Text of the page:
Check local computer-repair shops, too. I walked into one to get my laptop fixed and left with a fixed laptop and a used laser printer for $40.
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Messages - JD_MSA
« on: July 30, 2006, 10:09:50 PM »
I second the emotion that the FBBE are the most brutal anywhere. I just sat for the Florida Bar last week, and I feel like the bar examiners know more about me than most members of my family do. (Ever try to track down the exact date of an out-of-state speeding ticket from more than ten years ago? Fun stuff.)
Obviously you are smart enough to figure things out before you commit to law school, which is good. If I were in your situation, I would probably be worried since the most recent offense was, well, fairly recent, and since you've got more than one to worry about.
Instead of calling the bar examiners first, you should consider talking with an attorney, if that's an option for you. That's often the best route when you believe you might be prevented from being admitted.
JD_MSA, what made you decide to do both instead of one or the other? In other words, what factors did you take into consideration when making your decision? BTW, I sent you a PM.
Replied to your PM, but I'll post here too in case anyone is interested.
For me, it was a strictly personal decision. I didn't want to later regret passing up an opportunity. I passed up a lot of things in college because I was an athlete and didn't have time to do anything else but row and go to class. I think the most important thing is that I did both because I legitimately wanted to do both. I didn't really have any "ulterior motives," like job placement. I know that sounds silly to a lot of people, but, hey, it worked out for me.
I managed to do both and not compromise my grades. It was stressful, difficult, and frustrating most of the time. Like most things in law school, time management is key. If you feel overwhelmed by classes alone, pick one or the other (but do one).
BTW, the Bar/Bri torts guy, Schecter...funny as hell. his voice alternates between Jay Leno and Adam Corolla.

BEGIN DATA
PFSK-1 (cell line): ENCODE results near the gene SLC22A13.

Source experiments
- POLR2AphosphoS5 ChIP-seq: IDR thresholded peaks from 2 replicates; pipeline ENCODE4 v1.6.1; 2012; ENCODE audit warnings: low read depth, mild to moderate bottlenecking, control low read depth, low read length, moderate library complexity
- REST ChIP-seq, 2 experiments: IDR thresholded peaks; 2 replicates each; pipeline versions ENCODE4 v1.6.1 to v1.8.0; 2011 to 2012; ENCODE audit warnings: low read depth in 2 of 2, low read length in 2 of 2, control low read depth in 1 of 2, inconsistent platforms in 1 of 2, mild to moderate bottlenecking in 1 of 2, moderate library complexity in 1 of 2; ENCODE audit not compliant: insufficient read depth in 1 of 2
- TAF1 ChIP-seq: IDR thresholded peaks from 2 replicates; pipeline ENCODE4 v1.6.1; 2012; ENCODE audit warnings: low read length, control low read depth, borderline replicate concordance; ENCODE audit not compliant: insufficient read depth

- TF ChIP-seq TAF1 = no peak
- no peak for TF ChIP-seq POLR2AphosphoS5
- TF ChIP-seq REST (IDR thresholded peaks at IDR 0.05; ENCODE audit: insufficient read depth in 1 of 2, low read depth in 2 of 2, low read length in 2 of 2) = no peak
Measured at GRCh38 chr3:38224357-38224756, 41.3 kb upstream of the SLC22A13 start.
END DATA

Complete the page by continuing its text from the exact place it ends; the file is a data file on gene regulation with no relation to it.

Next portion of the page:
The first hour of his Florida family law lecture was like a stand-up routine. "On their wedding night, Wanda emerges from the bathroom in her Victoria's Secret lingerie only to find Harry sitting on the bed wearing a diaper and clutching a bottle of Wesson oil."
I don't want to beat this to death, but I am studying for the bar right now, too. The best advice is to stay as far away from him as possible. It sounds harsh. It is harsh. The stress of preparing for the bar is unimaginable, and keeping it at bay is perhaps the most challenging part of the whole process. The only reason I am here right now is to take a mental break.
I had to sit down with my husband and tell him that he was not allowed to ask me any questions for the next 10 days, that I would not be taking the dog out, and that household reponsibilites were going to have to wait. I made him move furniture around so that I could have a better studying environment. If I could, I would leave the house and stay in a hotel from now until after the exam.
In two weeks or so, everything will be back to normal. Just leave
In theory, you should be able to write for hours past the dealine if you treated a hypothetical completely. You can't be penalized for including too much analysis.
While I think I know what you're saying, I'm going to have to disagree with you on this one. "Legal vomiting" can screw up a good exam grade just as much as too little analysis, and if you could write for hours past the deadline, it's either taking you too damn long to figure things out ( or you've failed to distinguish the critical issues from the peripheral ones.
There's no shame in finishing early as long as you've given your best effort. Some people can just analyze and write more quickly. I was usually one of the first people to finish, and it never hurt me. I finished an exam thirty minutes early yesterday, and I still wrote everything I wanted to write.